A simple maintenance request has turned into a fight for Detroit’s Coleman A. Young International Airport (DET).
The flying club’s request to fix a hangar door attracted the city administration’s attention, according to officials with the new Coleman A. Young International Airport Education Association.
“We first approached the airport manager, and eventually attracted the city administration’s attention,” Dave Tarrant, executive director of the association, which is made up of a coalition of airport businesses and others concerned about the airport’s success, told officials with the National Business Aviation Association. “We learned about the field’s deeply rooted problems and the frustration among others dependent on the airport.”
Joining with the flying club were FBO AvFlight and business aviation flight department Air Eagle, as well as organizations including the Black Pilots of America, Civil Air Patrol, Tuskegee Airmen and Museum and the Friends of Detroit City Airport group.
Once a busy airport, traffic figures slipped in the aftermath of the 2008 recession. The field, located about six miles northeast of downtown Detroit, remains the eighth busiest towered airport in Michigan, however, with more than 42,000 operations in 2016.
Despite those figures, earlier this year the city contracted for a study of alternative uses for the property, including possible closure.
“There was a lack of understanding about the airport’s value, and that’s not a situation unique to DET,” said Air Eagle General Manager and Chief Pilot Michael Zabkiewicz. “Every airport is at risk, and we hope ours will ultimately be given the resources necessary to undergo a complete revitalization.”
One of the education association’s first attempts to change perceptions was at a city council meeting this summer, where members spoke of the airport’s economic importance and its role in securing airspace near the Canadian border. DET is 10 miles from the border, and its tower provides low-altitude radar coverage.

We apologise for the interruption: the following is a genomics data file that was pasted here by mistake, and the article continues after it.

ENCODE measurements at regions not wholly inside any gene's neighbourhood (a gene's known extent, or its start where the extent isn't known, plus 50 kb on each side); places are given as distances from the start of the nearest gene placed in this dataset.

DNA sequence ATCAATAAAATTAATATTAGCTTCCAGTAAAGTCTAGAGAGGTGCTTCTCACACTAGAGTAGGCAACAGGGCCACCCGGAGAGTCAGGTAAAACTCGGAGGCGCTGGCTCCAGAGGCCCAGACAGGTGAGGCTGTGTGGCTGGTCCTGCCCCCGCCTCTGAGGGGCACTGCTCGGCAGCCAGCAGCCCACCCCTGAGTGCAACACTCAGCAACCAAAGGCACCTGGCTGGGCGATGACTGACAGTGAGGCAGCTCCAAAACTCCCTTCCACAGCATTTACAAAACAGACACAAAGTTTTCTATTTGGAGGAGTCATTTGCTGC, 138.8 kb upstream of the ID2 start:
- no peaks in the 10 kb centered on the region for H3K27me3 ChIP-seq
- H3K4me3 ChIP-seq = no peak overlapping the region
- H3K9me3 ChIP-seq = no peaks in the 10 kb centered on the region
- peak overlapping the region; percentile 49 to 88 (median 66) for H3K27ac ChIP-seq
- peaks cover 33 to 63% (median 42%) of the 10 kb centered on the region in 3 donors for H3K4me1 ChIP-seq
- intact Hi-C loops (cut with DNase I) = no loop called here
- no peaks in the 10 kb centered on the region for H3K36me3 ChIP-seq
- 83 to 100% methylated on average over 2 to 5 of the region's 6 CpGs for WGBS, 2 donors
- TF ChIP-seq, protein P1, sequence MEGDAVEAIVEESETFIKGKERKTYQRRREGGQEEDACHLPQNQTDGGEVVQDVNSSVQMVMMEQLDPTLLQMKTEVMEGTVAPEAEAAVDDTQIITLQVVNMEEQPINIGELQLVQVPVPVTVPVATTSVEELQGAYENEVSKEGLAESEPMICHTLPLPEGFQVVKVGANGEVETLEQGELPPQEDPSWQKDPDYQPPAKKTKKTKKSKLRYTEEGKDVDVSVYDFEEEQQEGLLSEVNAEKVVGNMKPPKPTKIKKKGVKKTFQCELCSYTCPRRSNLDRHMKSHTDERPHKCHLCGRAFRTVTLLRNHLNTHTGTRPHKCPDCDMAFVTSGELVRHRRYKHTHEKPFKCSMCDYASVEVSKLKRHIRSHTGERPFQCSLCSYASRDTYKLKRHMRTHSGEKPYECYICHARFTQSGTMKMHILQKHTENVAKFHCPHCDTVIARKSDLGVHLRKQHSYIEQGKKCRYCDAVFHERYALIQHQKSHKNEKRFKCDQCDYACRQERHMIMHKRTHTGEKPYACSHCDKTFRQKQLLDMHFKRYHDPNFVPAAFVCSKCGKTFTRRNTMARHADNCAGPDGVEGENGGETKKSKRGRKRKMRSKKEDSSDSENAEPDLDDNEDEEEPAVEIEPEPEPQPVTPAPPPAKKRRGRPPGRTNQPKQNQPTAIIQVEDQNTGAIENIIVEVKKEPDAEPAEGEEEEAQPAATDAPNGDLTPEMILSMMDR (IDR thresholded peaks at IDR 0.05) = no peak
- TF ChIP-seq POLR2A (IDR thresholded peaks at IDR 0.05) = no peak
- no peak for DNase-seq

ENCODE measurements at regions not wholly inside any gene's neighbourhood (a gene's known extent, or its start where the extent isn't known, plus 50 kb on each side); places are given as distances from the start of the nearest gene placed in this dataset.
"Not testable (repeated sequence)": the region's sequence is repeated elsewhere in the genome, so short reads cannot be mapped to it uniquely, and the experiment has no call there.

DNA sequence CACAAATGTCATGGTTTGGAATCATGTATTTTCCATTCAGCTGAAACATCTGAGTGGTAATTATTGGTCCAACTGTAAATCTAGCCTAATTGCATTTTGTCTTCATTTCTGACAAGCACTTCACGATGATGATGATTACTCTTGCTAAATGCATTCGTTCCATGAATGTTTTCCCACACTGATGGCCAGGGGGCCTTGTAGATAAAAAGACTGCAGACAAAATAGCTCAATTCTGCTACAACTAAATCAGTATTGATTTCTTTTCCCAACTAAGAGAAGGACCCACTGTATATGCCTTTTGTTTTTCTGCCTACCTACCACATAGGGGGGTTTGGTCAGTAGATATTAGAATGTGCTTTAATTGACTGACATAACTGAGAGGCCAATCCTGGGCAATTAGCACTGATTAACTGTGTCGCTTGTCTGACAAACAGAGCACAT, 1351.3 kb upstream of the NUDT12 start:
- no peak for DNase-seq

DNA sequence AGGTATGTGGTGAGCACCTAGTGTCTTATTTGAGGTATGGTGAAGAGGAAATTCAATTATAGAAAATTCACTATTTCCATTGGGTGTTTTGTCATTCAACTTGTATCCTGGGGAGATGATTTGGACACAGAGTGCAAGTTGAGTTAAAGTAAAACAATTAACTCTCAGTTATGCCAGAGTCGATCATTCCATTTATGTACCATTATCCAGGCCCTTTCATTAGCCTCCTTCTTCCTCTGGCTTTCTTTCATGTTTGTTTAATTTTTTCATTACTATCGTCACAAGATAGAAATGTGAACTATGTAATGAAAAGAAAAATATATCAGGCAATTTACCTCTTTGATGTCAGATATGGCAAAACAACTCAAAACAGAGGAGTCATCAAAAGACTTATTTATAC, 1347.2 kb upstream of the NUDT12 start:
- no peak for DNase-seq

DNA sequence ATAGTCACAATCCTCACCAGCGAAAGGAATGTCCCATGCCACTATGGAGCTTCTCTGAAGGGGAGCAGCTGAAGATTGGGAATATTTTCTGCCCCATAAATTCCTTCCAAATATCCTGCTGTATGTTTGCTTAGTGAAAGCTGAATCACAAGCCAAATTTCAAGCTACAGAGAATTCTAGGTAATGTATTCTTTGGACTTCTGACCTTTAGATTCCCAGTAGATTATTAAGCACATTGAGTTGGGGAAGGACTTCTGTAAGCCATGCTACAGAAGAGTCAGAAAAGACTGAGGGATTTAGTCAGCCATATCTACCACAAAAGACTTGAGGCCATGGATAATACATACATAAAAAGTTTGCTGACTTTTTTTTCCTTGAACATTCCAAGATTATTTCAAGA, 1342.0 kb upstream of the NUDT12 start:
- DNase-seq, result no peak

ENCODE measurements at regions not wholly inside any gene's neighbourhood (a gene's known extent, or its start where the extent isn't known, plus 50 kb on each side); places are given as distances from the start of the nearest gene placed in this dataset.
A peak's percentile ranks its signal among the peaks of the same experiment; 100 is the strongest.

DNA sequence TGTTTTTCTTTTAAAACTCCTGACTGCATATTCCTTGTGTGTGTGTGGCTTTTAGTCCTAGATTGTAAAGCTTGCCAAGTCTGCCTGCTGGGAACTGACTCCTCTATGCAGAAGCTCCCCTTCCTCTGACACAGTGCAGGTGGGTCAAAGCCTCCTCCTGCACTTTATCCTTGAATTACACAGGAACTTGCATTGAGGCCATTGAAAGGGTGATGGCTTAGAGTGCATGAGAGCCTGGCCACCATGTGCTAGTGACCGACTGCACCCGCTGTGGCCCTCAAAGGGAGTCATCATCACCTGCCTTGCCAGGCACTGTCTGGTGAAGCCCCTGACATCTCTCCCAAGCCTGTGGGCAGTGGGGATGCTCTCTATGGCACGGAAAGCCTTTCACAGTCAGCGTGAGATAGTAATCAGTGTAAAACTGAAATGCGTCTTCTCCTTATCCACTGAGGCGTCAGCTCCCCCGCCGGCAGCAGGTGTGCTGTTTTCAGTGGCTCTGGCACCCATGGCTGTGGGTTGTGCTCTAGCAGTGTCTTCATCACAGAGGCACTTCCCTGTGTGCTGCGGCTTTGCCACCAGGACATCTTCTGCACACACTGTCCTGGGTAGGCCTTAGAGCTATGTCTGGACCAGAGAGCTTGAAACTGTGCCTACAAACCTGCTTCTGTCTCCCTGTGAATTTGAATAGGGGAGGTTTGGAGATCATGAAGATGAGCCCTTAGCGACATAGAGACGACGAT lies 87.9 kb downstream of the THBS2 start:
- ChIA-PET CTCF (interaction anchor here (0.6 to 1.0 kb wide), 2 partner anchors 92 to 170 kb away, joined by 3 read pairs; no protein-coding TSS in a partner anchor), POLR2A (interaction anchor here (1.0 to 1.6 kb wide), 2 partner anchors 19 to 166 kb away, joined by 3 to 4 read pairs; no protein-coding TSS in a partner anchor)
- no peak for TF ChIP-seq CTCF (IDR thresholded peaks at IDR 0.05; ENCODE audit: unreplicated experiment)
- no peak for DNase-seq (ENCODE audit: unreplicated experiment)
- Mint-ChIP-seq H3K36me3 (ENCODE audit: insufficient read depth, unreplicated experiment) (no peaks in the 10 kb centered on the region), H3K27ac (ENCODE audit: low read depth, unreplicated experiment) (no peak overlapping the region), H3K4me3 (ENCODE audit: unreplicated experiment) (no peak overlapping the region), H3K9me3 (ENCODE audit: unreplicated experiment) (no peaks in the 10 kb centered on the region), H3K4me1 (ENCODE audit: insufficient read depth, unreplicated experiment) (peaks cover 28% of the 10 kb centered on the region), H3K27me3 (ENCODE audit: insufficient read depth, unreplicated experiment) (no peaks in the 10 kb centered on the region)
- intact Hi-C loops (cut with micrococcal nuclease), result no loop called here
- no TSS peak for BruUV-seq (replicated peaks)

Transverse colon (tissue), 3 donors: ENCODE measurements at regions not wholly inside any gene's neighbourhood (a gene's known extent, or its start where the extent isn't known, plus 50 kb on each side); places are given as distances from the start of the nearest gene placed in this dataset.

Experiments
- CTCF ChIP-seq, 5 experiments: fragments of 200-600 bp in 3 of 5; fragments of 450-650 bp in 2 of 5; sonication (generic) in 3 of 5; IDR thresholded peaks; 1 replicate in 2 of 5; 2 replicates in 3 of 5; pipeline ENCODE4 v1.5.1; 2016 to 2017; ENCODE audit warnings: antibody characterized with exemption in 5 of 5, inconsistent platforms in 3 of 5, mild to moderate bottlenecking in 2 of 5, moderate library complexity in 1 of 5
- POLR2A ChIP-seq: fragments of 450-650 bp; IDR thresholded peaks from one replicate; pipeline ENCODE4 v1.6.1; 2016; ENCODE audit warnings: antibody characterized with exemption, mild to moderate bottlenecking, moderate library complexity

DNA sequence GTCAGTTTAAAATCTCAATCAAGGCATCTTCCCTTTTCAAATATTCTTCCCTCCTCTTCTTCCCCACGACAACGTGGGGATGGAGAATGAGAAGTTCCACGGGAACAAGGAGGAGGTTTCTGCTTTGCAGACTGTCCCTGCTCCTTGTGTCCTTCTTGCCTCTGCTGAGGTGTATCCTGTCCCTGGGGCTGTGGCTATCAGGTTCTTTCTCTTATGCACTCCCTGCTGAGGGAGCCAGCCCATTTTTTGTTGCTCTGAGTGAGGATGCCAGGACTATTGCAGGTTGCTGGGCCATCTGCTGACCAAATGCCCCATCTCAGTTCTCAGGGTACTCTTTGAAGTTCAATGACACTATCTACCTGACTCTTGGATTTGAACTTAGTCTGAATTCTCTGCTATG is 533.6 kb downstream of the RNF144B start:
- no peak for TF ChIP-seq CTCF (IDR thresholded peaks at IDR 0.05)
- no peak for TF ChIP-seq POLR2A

Association member Keith Newall noted the council wasn’t aware that DET could potentially receive $24.3 million in improvements – of which the city would only need to front $1.2 million – and that it could also accept FAA funds to offset the $3.5 million cost to refurbish Runway 15/33.
“Accepting federal funds would mean they’d only need to spend $190,000,” he said. “That’s a very small investment for a potentially very large return.”
In addition to their regular presence at council meetings, association members are active in community outreach efforts, including an airport clean-up event in August. The group is also working to help return the Benjamin O. Davis Aerospace Technical High School to the airport grounds, after the school moved off the airport in 2013.
“This group has taken on a huge challenge, and has done an amazing job with coordinating their efforts in just a matter of months,” said NBAA Central Region Representative Bob Quinn. “DET is one of the city’s greatest assets, and it’s an incredibly vital tool as Detroit seeks to attract high-tech businesses that need quick access.”